BooksDoctor Who

Doctor Who: The Vault by Marcus Hearne (book review).

I didn’t establish contact with BBC Books when “Doctor Who: The Vault” initially released, and only recently managed to acquire a copy of this 2013 publication. Interestingly, unlike other Vault books released around that time, this one does not contain pouches or additional materials to explore; everything is laid out in plain sight. Contrary to expectations, nothing is larger on the inside.

In his introduction, Steven Moffat suggests that “Doctor Who” exists in a reality devoid of a “Doctor Who” TV series. However, this contradicts a 1963 episode, “Remembrance Of The Daleks,” where Ace exits a house just as a familiar theme song plays for an impending TV show. It could, of course, be a medical programme.

Given the extensive content covered in the book, I surmise that most “Who” fans procured a copy upon release, so I will highlight some familiar aspects and provoke some nostalgia.

A featured interchangeable mini-Dalek, which I distinctly remember and still possess, was exclusively available at Woolworths in the early 1960s. It’s surprising how rarely it’s discussed in merchandise reviews. Similarly, it’s disappointing that the solid plastic Menoptera or the related badge sold at Woolworths isn’t showcased.

It’s fascinating to observe costume parts that appear superior to the photographs that captured them. The creators likely designed these costumes considering the limitations of the 625 line TVs of the time. This might explain some of the special effects shortcomings in comparison to other contemporary shows.

My familiarity with early “Doctor Who” and its merchandise extends to owning some of the items. Back then, children bought toys for enjoyment, not preservation, which probably explains why my early Palitoy Dalek toy didn’t survive. Interestingly, its mechanism was similar to J. Rosenthal’s Thunderbird 5. Had anyone considered preserving a Dalek toy, it would have been a novelty.

Reflecting on the variety of merchandise, I was struck by the notion that just as every fan identifies with a specific Doctor, the same applies to merchandise. Not that we necessarily outgrow our interest in buying merchandise, but it’s common to feel that newer items fail to live up to the nostalgic charm of the early material. Given the sparse imagery in recent “Doctor Who” Annuals, my point seems valid. However, due to the sheer volume of merchandise, selection is inevitable.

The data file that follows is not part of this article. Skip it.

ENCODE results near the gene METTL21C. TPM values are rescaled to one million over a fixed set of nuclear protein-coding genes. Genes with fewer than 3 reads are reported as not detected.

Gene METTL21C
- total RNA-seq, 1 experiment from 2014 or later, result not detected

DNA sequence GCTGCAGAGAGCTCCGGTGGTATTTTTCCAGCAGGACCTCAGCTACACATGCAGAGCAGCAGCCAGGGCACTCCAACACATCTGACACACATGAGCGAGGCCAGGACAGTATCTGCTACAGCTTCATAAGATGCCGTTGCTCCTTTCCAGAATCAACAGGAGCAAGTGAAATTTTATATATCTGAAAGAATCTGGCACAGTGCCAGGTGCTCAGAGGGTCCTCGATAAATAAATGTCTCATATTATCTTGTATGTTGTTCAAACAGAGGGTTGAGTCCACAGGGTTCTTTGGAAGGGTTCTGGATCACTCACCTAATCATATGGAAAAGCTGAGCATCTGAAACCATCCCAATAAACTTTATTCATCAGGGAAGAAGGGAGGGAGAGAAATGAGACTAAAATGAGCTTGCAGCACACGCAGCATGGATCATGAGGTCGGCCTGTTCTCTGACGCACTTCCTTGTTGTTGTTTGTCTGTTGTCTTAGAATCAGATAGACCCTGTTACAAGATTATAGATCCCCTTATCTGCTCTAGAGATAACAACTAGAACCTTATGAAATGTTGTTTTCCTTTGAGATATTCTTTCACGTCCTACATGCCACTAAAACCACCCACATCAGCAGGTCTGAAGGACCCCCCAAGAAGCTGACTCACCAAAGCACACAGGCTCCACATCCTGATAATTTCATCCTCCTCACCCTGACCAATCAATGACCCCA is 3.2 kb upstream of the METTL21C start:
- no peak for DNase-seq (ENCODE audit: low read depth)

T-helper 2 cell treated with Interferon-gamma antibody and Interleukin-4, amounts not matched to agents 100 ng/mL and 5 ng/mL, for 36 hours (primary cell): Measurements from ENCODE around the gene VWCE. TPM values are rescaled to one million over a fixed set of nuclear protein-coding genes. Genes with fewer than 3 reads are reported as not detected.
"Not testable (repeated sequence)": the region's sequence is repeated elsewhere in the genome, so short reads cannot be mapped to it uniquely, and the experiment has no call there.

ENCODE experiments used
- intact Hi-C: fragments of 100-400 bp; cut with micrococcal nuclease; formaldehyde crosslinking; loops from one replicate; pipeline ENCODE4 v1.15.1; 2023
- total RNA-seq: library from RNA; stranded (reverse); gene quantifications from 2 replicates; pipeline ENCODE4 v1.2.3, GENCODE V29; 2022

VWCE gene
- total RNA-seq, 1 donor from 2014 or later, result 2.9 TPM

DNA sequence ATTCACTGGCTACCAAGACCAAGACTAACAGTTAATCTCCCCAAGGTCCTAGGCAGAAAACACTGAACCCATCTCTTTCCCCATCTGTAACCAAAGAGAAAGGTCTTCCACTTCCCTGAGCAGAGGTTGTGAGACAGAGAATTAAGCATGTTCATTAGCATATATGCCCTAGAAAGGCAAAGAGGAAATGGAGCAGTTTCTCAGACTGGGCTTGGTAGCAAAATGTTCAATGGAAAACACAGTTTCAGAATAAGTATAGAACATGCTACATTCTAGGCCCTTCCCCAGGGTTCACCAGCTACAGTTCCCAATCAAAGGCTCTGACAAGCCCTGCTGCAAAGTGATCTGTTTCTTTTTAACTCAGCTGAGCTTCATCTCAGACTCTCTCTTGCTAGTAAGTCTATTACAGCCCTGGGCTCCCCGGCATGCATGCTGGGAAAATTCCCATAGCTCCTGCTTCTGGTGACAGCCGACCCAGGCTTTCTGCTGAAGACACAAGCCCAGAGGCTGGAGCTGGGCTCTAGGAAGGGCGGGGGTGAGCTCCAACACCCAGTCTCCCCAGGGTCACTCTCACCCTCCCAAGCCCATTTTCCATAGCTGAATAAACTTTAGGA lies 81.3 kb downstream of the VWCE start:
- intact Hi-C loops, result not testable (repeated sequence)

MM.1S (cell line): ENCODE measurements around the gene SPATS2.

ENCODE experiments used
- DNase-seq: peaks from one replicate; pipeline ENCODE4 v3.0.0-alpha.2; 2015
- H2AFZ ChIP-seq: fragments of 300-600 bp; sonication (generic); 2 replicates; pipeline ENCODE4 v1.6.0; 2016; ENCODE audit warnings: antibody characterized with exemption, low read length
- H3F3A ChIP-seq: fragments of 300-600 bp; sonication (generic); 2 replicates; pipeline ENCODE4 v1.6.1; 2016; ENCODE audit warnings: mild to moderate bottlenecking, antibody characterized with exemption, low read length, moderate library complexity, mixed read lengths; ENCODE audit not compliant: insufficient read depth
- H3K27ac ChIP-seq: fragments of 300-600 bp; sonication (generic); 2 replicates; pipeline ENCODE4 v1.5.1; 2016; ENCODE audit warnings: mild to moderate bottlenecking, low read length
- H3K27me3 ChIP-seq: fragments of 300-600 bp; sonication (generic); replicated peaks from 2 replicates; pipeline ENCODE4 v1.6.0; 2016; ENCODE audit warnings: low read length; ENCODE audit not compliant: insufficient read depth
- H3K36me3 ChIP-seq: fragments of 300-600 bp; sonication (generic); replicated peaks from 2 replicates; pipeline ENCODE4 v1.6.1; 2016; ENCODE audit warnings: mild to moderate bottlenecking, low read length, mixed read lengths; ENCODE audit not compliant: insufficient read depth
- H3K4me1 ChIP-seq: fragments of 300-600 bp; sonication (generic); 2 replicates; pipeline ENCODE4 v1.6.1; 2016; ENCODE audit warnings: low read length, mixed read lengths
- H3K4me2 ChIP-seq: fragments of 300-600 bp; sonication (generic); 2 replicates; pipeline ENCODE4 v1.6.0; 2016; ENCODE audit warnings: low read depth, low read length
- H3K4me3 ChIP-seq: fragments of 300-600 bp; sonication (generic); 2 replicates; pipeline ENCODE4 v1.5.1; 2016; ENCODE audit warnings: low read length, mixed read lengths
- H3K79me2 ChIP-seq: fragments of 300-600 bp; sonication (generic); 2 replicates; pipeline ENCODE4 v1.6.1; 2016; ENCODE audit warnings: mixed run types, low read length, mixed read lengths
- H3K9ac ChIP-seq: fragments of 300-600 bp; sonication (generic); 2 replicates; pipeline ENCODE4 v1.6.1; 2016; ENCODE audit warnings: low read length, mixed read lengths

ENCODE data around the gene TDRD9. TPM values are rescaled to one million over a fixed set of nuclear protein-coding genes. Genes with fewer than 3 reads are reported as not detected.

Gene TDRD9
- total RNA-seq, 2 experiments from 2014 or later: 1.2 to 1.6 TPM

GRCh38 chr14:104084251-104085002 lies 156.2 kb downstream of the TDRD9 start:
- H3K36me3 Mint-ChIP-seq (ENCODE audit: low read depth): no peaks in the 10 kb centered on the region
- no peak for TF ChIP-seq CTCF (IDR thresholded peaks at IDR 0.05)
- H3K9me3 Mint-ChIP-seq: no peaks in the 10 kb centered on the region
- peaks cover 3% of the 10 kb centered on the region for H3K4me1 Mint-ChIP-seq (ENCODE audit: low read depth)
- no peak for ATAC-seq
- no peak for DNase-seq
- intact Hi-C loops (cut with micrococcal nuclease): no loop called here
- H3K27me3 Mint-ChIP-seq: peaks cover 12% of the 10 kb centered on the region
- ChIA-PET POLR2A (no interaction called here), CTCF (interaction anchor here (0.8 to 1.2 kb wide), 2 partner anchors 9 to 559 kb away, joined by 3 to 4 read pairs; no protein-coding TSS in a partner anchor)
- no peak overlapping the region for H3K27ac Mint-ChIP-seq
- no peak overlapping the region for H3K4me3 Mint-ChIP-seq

Remembering scriptwriter Robert Holmes through this book reminds us why he penned so many quintessential “Doctor Who” scripts, despite his preference for non-SF narratives.

It’s intriguing that later Doctors concentrate on varying aspects of the show, suggesting that the author might be too immersed in current events or assumes readers possess a comprehensive understanding of the series.

As the subtitle suggests, “Treasures From The First 50 Years,” this book does not exclusively focus on the series, but offers an annual breakdown of TV events. It comprises props, costumes, designs, news clippings, and a multitude of photographs, both behind and in front of the camera. For seasoned fans, it’s a nostalgic journey, while younger readers receive a historical overview. Considering it’s been a decade since its release and we’ve witnessed three more regenerations, we can hope for an updated version in the future.

GF Willmetts

July 2023

(pub: BBC Books, 2013. 320 page illustrated index large squarish hardback. Price: varies. ISBN: 978-1-84-990581-7)

check out website: www.randomhouse.co.uk


Geoff Willmetts has been editor at SFCrowsnest for some 21 plus years now, showing a versatility and knowledge in not only Science Fiction, but also the sciences and arts, all of which has been displayed here through editorials, reviews, articles and stories. With the latter, he has been running a short story series under the title of ‘Psi-Kicks’ If you want to contribute to SFCrowsnest, read the guidelines and show him what you can do. If it isn’t usable, he spends as much time telling you what the problems is as he would with material he accepts. This is largely how he got called an Uncle, as in Dutch Uncle. He’s not actually Dutch but hails from the west country in the UK.

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